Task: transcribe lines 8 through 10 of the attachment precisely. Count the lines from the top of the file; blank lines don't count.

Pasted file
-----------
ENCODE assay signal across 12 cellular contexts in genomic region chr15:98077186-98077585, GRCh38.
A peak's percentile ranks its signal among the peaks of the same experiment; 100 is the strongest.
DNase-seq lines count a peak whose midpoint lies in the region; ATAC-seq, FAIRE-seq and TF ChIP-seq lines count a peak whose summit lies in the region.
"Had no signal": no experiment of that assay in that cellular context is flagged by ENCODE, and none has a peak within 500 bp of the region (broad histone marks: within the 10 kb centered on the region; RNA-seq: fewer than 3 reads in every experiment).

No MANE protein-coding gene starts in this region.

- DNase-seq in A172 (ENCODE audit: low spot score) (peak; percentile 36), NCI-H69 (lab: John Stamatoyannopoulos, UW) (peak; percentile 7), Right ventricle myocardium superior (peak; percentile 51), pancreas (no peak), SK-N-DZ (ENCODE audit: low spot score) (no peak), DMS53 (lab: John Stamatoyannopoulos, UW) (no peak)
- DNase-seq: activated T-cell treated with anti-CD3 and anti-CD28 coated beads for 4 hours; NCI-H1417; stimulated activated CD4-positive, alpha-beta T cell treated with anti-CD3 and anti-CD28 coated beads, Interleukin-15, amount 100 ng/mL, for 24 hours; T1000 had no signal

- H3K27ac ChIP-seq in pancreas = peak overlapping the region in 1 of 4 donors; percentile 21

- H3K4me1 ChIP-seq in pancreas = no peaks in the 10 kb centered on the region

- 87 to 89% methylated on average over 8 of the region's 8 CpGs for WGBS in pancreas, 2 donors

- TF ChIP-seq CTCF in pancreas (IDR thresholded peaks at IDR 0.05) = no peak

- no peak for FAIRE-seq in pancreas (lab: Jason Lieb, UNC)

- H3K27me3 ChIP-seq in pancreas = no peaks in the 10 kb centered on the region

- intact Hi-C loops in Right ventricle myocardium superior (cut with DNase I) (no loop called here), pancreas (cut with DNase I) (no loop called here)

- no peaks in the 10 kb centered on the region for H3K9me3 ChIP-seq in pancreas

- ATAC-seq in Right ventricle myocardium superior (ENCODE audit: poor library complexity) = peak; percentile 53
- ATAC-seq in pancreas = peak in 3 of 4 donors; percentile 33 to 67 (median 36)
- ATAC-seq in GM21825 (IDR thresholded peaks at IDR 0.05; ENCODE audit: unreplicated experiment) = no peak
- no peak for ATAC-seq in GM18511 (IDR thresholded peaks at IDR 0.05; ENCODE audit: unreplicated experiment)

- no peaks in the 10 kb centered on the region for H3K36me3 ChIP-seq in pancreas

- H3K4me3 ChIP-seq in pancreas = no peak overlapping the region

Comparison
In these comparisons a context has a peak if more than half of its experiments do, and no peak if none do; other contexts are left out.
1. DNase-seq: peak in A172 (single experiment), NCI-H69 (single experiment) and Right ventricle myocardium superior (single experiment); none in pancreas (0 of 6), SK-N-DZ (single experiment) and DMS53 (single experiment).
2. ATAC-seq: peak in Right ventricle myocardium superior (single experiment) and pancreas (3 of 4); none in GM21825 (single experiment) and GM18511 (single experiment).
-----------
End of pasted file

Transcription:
- H3K27ac ChIP-seq in pancreas = peak overlapping the region in 1 of 4 donors; percentile 21

- H3K4me1 ChIP-seq in pancreas = no peaks in the 10 kb centered on the region

- 87 to 89% methylated on average over 8 of the region's 8 CpGs for WGBS in pancreas, 2 donors